in the ruins left by tanks and bombs. America, on the other
hand...America had the most money, the most influence and one hell of
a weapon. Sure, Russia was looking a little dangerous, but was there
any doubt that the U.S.A. could make a rug out of that mangy bear? As
of this moment, America appeared to Bill as the promised land for
which he never had to search.

His friend, on the other hand, seemed determined to just stick his ass
in the mud.

"So, you're finally getting religion?" Bill asked.

"No. But I appreciate good prose. Listen to this. 'And I saw a beast
rising out of the sea, with ten horns and seven heads, with ten
diadems upon its horns...'"

Bill lifted up his hands. "Forget it. If you want to sit here with
your book, fine. Just don't say that I never did anything for you."

Bill returned to the two women he had charmed. His friend just smiled,
took a sip of his beer and returned to a tale of the final days. He
considered Bill a friend, but also regarded him as an incorrigible
hedonist. Bill was satisfied as long as he had a woman in one hand and
his other hand on the wheel of a big, roaring car.

The man reading at the table wanted more. What he wanted exactly was
unclear. Ever since the Axis had been defeated, it was clear that a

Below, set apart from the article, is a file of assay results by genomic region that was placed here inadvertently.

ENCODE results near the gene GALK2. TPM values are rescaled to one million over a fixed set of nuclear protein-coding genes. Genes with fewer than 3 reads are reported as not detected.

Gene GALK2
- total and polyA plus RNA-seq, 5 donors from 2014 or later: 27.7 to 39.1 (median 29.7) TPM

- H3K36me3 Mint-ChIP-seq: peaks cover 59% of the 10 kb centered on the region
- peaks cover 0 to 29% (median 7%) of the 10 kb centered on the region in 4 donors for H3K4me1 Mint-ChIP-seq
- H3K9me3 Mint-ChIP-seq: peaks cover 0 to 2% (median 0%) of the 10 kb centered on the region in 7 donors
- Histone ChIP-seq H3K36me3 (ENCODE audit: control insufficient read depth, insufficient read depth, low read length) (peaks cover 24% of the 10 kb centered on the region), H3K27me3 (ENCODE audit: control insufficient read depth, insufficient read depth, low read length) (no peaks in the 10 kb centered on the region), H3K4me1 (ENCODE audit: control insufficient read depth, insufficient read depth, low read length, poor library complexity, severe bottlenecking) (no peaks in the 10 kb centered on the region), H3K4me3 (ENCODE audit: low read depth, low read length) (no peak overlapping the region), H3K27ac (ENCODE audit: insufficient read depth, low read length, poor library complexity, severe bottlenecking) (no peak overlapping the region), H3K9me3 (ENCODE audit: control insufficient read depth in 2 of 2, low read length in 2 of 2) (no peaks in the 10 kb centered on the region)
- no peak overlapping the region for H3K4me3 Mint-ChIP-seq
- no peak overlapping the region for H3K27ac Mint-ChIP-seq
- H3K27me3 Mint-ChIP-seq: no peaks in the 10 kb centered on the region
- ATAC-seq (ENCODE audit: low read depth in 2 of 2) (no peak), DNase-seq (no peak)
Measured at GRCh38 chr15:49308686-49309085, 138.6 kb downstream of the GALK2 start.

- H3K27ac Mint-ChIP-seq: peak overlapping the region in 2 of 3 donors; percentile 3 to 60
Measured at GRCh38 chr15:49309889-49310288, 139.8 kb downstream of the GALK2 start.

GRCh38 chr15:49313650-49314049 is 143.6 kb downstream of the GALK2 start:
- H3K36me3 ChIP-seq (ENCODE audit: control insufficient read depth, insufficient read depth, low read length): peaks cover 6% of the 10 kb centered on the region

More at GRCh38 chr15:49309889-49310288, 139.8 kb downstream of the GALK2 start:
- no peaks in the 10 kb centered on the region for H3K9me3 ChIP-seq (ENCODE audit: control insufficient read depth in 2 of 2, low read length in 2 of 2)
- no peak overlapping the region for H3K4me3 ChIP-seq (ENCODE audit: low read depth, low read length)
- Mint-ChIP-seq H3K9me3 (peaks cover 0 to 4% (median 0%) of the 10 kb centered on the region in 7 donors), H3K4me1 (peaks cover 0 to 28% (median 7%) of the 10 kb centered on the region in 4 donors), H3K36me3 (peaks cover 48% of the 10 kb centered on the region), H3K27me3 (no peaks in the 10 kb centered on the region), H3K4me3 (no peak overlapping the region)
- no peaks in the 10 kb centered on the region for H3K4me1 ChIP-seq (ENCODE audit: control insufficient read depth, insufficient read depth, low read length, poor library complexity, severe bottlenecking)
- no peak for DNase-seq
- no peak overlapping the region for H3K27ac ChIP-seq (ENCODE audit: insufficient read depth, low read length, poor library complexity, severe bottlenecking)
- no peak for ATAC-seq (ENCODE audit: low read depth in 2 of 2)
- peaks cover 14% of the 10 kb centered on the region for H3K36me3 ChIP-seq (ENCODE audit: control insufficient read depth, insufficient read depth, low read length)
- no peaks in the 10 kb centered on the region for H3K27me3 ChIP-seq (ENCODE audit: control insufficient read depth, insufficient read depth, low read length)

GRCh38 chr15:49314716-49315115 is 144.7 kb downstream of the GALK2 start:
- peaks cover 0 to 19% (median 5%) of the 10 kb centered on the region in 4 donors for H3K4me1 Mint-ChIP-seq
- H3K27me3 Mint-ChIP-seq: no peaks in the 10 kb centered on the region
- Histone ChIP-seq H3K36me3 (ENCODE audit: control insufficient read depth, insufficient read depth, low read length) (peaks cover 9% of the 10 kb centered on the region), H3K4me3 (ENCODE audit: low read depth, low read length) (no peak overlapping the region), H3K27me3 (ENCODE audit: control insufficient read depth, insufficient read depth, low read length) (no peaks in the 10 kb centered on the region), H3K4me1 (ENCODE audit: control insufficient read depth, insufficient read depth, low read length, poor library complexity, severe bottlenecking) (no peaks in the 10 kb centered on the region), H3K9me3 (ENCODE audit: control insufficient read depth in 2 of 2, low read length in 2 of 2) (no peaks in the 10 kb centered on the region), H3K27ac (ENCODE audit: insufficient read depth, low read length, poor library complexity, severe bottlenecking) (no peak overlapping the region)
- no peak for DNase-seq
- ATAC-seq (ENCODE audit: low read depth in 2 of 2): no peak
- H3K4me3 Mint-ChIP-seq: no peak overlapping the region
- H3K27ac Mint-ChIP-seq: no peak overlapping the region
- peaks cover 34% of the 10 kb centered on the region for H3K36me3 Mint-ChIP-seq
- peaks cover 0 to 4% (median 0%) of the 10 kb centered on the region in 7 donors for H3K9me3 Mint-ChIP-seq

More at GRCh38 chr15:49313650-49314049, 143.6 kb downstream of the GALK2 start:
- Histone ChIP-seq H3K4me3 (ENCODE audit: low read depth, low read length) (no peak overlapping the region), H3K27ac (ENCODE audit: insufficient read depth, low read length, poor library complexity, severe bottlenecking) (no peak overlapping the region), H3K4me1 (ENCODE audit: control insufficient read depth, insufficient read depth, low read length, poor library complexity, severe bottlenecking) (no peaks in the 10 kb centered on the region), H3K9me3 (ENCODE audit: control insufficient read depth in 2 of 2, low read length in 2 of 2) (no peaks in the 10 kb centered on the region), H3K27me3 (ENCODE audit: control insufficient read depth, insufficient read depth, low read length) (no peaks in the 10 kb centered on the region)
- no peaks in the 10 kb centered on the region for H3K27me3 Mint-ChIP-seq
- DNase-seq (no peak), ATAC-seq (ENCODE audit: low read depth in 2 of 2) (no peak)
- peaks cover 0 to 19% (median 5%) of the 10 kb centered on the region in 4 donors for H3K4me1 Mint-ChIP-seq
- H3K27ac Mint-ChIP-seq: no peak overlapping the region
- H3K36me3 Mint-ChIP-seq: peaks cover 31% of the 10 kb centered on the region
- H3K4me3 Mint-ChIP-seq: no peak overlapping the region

new age had dawned in mankind's history. He had stayed in the army
because that looked like the best place to view the changes coming.
And maybe the best place to take advantage of them as well.

Would he see his opportunity coming? Would he have the strength to
grab it

"But the angel said to me, 'Why marvel? I will tell you the mystery of
the woman...'"

He waved a hand in the air next to his ear.

"'...and of the beast with seven heads and ten horns that carries

He waved his hand again. He looked like he was chasing away a fly. He
assumed that was the thing bothering him. The Last Outpost was little
more than an old shack, its attraction based on nothing more than
being the only bar in this particular area of the desert. A wide
variety of insects had made their home in the walls and a few snakes
were crawling under the floor.

"'After this, I saw another angel coming down from heaven, having
great authority...'"

There were no flies around him, though. He realized this yet he
couldn't shake the feeling of something close to him.

Something trying to get his attention.